Though extremely rare, peregrines do migrate along the coast and are occasionally noted at Plum Island feeding upon shorebirds; this species has been noted at the site.
|Red-Winged Blackbirds (Agelaius phoeniceus)|
In the summer, these blackbirds feed on mainly insects; in the winter, they feed on seeds, including corn and wheat. Sometimes they feed by probing at the bases of aquatic plants with their slender bills, prying them open to get at insects hidden inside.
Raccoons (Procyon lotor), which often forage along coastlines, are noted in Marblehead at night, as well as striped skunks (Mephitis mephitis) and opposums (Didelphis marsupialis). All of these animals are common throughout the area and at Riverhead Beach and likely feed upon crabs and other crustacea, various mollusks, sea urchins, mice, and whatever other food they may scavenge. Brown rats (Rattus norvegicus) and black rats (Rattus rattus) also inhabit the area. The Goldthwait Reservation also provides suitable habitat for muskrats (Ondatra zibethicus), Easter cottontails (Sylvilagus floridanus), and various species of mice, voles and shrews. Red fox (Vulpes fulva) have been noted in the area. Though no siting of the Mink (Mustela vsison) or the long-tailed weasels (Mustela frenota) have been noted, these animals are known to forage along beaches at night and therefore it is not unrealistic to assume that these species may occur in the area. Harbor seals (Phoca Vitulina), which are common along the coastline of the north shore during the winter months, may also occur along Riverhead Beach. It is unlikely that the area is an important staging area however, due to its location at the inner point of the Harbor.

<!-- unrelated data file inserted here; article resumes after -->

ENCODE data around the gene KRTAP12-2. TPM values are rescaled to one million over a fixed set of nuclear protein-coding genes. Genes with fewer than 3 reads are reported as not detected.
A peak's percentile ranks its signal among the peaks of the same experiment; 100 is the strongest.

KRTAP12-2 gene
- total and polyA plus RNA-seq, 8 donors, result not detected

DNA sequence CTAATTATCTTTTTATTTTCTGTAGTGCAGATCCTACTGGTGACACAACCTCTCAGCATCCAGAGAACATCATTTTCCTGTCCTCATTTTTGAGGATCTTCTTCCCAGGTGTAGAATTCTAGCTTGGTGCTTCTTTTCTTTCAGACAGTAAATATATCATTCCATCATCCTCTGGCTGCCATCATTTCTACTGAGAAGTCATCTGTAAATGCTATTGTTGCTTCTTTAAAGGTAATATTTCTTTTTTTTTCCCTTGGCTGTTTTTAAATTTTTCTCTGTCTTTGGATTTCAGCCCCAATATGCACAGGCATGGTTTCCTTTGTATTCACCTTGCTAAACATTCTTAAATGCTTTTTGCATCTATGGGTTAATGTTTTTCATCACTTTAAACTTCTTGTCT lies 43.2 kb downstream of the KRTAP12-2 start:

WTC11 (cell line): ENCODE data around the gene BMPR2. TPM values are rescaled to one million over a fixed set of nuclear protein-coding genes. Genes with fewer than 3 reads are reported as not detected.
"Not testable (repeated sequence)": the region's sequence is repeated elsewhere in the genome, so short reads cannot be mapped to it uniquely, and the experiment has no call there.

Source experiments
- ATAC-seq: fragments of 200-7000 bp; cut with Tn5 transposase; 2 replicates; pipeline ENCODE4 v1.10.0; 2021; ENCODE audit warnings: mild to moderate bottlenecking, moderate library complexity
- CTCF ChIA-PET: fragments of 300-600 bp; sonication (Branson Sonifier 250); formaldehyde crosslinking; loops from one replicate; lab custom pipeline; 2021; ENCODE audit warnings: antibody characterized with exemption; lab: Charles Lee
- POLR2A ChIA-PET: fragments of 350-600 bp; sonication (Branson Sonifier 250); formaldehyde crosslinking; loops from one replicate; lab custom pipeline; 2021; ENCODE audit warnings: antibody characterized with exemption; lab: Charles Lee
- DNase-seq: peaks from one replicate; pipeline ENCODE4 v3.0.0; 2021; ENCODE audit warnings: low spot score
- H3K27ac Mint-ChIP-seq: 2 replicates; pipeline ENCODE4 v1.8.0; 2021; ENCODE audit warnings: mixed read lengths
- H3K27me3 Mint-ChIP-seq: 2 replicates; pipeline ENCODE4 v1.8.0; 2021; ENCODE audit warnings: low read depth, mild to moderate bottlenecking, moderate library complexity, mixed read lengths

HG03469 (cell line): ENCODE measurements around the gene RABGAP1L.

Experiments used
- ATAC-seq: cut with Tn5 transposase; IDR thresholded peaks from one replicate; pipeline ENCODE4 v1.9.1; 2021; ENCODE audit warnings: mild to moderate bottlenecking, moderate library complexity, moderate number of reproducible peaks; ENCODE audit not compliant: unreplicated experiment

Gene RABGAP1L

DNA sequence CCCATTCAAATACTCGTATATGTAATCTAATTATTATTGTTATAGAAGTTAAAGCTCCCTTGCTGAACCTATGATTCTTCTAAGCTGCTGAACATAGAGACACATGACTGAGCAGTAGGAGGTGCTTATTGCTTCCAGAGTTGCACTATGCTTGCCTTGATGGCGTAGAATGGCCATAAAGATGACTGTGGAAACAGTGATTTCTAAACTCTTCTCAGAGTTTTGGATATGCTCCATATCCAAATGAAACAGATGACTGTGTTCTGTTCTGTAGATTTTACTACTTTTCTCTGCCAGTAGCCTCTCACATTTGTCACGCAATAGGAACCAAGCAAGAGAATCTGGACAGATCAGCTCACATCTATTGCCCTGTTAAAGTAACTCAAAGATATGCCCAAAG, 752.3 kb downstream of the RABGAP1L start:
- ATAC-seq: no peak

THREATENED AND ENDANGERED SPECIES
American Bittern (Botaurus lentiginosus)
|Pied-billed Grebe (Podilymbus podiceps)|
Sedge Wren (Cistothorus platensis)
King Rail (Rallus elegans)
Common Moorhen (Gallinula chloropus)
Least Bittern (Ixobrychus exilis)
Several types of marsh bird populations are in serious decline in Northeastern Massachusetts. Please refer to the Natural Heritage and Endangered Species Program website to report sightings of declining or endangered species.